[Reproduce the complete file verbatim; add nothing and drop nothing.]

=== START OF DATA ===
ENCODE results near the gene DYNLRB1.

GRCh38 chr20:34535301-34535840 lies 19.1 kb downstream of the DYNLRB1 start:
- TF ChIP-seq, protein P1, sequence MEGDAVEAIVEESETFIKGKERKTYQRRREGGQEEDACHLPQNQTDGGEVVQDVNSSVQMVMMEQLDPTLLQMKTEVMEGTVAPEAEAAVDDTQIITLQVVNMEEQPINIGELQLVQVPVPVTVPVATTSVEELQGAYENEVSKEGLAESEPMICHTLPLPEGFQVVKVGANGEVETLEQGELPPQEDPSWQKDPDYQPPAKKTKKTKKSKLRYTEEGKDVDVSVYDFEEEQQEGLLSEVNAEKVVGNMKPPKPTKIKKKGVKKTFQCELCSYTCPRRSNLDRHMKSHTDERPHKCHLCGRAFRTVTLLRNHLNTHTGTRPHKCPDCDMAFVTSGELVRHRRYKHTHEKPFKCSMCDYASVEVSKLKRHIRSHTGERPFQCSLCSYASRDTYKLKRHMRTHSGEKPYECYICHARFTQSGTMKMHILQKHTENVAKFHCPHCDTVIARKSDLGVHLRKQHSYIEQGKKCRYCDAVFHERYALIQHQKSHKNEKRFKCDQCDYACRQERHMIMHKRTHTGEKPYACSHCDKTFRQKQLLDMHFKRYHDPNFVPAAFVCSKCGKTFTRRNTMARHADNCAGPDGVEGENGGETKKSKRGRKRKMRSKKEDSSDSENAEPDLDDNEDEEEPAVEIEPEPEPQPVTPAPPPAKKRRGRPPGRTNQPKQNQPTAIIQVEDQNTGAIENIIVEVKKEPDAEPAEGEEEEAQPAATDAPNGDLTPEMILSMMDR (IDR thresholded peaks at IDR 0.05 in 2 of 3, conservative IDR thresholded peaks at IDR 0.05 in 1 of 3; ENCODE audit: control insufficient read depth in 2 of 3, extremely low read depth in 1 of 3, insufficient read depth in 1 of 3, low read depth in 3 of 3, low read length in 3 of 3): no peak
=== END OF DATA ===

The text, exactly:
ENCODE results near the gene DYNLRB1.

GRCh38 chr20:34535301-34535840 lies 19.1 kb downstream of the DYNLRB1 start:
- TF ChIP-seq, protein P1, sequence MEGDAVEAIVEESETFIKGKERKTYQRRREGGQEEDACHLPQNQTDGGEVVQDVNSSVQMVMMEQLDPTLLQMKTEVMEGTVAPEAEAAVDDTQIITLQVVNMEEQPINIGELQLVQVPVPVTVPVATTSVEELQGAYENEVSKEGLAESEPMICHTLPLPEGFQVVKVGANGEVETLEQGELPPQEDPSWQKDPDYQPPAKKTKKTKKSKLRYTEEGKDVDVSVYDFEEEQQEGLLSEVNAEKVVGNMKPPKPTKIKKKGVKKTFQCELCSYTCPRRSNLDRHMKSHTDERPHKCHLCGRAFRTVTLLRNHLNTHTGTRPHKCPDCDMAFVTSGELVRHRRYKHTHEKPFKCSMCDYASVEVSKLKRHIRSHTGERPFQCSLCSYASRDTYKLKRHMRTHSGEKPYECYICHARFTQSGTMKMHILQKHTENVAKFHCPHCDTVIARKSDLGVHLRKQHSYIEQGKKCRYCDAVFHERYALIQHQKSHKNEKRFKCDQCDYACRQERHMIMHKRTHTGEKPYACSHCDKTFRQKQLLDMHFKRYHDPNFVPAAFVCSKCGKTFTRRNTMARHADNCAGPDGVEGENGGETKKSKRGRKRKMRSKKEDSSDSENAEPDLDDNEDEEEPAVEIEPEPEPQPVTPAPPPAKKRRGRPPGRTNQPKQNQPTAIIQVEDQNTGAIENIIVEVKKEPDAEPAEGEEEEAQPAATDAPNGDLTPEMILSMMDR (IDR thresholded peaks at IDR 0.05 in 2 of 3, conservative IDR thresholded peaks at IDR 0.05 in 1 of 3; ENCODE audit: control insufficient read depth in 2 of 3, extremely low read depth in 1 of 3, insufficient read depth in 1 of 3, low read depth in 3 of 3, low read length in 3 of 3): no peak